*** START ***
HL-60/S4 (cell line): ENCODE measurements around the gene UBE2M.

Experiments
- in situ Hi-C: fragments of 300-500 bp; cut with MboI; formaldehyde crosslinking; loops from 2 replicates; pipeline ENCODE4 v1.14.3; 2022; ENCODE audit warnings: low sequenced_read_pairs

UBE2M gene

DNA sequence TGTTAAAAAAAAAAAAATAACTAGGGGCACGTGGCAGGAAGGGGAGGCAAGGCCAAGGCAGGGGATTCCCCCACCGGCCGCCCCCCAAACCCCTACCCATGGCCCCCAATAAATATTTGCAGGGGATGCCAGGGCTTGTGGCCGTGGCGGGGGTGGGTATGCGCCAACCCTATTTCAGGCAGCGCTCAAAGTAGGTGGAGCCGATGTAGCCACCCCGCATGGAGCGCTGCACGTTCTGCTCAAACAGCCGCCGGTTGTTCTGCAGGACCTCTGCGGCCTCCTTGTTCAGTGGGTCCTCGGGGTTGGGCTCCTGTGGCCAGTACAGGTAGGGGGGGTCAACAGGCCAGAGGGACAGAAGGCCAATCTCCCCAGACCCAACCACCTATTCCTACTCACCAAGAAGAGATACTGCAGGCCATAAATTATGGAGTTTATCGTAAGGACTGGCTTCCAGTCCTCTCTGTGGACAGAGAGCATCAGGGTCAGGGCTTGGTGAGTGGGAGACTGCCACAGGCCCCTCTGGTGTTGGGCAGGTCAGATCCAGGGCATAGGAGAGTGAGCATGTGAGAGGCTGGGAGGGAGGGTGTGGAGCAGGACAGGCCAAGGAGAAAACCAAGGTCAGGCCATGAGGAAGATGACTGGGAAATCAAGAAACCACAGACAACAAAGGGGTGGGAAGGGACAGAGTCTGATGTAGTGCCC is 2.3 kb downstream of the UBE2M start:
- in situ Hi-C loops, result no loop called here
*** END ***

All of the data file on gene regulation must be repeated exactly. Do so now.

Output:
HL-60/S4 (cell line): ENCODE measurements around the gene UBE2M.

Experiments
- in situ Hi-C: fragments of 300-500 bp; cut with MboI; formaldehyde crosslinking; loops from 2 replicates; pipeline ENCODE4 v1.14.3; 2022; ENCODE audit warnings: low sequenced_read_pairs

UBE2M gene

DNA sequence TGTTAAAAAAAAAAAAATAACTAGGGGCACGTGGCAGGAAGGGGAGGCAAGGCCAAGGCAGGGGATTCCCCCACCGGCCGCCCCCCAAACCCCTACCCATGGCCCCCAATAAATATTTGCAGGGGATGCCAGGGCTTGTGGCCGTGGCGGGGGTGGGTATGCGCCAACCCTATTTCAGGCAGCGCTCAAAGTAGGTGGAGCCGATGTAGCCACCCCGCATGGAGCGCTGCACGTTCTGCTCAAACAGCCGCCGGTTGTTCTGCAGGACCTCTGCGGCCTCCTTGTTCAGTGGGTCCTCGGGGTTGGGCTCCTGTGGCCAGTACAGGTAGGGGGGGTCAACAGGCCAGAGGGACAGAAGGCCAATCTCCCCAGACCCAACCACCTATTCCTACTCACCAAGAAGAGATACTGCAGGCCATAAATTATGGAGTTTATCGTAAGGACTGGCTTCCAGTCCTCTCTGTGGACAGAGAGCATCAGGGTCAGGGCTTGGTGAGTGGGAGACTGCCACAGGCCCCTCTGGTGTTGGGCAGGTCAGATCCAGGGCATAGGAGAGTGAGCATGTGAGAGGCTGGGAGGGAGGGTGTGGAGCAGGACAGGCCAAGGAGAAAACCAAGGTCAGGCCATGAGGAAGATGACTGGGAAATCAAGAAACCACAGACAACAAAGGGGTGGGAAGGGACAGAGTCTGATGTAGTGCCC is 2.3 kb downstream of the UBE2M start:
- in situ Hi-C loops, result no loop called here